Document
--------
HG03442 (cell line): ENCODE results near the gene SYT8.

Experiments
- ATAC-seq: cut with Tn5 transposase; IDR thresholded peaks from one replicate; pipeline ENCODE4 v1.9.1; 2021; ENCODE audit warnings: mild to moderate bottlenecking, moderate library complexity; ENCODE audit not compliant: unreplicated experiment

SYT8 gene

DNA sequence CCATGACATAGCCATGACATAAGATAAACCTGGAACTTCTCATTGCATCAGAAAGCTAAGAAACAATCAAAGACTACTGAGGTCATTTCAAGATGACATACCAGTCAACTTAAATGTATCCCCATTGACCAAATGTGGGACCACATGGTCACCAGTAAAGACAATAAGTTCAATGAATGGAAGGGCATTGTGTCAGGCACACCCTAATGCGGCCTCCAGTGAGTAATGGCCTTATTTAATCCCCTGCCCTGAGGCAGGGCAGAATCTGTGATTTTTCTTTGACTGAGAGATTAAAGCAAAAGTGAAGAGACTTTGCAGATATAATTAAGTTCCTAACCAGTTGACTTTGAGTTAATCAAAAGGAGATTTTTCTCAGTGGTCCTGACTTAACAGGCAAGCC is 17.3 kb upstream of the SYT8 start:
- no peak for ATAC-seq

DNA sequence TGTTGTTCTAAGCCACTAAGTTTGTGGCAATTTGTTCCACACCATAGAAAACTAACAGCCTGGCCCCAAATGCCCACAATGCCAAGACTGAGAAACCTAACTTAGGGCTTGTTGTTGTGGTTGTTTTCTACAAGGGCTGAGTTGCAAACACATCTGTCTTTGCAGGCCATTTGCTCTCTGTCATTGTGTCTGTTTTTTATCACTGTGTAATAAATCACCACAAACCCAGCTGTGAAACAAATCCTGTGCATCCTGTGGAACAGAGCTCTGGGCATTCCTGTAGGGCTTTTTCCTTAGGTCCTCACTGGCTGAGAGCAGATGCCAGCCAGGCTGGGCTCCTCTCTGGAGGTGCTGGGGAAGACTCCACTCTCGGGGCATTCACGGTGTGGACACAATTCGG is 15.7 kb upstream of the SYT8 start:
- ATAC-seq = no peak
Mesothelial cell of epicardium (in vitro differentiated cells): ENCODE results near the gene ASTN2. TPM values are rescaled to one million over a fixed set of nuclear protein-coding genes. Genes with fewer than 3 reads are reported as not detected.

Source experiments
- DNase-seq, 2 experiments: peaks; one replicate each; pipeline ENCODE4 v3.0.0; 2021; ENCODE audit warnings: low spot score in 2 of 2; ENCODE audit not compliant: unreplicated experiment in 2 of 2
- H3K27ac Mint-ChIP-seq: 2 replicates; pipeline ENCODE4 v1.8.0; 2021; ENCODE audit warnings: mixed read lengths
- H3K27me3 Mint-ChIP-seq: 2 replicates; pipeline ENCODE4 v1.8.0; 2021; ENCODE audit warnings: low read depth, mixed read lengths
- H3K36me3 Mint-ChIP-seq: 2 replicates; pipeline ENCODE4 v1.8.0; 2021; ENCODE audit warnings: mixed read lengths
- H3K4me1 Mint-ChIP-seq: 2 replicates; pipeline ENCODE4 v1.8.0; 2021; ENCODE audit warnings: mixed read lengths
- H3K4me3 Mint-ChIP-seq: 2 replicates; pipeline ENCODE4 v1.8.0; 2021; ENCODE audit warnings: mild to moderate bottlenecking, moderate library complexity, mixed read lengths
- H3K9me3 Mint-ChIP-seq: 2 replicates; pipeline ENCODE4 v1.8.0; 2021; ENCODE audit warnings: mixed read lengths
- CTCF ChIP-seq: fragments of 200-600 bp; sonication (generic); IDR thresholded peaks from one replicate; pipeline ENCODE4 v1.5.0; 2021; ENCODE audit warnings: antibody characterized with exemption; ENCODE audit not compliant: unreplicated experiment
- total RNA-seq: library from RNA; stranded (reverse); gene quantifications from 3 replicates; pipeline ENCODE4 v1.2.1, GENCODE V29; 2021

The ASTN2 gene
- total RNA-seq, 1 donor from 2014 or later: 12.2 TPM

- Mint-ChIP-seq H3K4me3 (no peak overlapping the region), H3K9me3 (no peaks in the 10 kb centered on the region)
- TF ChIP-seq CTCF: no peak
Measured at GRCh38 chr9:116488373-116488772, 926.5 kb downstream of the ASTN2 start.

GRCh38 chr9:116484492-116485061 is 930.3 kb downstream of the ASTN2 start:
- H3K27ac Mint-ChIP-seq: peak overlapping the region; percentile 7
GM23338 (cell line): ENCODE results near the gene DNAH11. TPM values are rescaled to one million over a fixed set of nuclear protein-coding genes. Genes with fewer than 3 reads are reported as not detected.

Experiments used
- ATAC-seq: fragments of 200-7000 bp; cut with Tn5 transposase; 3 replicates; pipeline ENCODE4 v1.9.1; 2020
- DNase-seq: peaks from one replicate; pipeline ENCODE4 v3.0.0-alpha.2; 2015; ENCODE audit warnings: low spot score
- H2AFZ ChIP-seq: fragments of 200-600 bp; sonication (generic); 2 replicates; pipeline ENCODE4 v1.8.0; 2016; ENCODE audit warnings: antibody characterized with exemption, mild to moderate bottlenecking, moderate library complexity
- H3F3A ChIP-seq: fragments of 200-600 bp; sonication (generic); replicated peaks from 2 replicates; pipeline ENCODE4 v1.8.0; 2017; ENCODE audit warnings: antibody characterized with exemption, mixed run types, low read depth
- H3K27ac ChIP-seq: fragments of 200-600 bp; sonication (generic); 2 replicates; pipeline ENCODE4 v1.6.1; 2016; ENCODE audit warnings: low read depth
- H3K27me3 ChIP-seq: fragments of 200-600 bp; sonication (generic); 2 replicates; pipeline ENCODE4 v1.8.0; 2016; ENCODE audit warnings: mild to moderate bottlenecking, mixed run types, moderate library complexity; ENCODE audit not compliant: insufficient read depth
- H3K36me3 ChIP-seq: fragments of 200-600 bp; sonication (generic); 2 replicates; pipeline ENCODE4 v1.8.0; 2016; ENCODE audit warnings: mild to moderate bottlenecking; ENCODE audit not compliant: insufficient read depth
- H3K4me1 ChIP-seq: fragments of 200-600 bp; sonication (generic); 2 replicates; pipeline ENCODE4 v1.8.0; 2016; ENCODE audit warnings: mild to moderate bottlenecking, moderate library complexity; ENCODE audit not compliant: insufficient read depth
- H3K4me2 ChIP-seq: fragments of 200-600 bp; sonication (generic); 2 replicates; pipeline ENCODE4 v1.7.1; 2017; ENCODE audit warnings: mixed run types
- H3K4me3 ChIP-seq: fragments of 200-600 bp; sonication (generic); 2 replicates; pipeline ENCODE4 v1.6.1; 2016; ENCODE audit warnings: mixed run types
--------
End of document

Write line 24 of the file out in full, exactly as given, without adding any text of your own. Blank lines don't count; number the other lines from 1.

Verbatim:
Measured at GRCh38 chr9:116488373-116488772, 926.5 kb downstream of the ASTN2 start.